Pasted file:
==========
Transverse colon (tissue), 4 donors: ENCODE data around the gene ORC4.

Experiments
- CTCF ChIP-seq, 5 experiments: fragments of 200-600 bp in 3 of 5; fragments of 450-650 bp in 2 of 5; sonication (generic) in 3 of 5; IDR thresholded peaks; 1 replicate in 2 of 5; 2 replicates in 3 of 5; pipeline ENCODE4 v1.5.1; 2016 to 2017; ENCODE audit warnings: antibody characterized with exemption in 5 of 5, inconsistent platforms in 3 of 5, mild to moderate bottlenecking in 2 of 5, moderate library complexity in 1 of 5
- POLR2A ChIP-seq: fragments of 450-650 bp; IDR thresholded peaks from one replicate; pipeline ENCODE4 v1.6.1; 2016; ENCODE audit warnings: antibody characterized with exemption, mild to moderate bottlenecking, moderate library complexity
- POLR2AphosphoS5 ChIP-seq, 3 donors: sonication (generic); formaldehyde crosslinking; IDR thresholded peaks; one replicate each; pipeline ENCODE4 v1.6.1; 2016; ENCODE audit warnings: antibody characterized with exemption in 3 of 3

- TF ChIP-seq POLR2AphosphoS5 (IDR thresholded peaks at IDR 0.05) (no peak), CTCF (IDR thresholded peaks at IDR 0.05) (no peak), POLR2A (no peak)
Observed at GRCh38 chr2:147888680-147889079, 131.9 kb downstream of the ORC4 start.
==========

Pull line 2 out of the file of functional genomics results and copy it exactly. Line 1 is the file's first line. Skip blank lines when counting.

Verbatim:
Experiments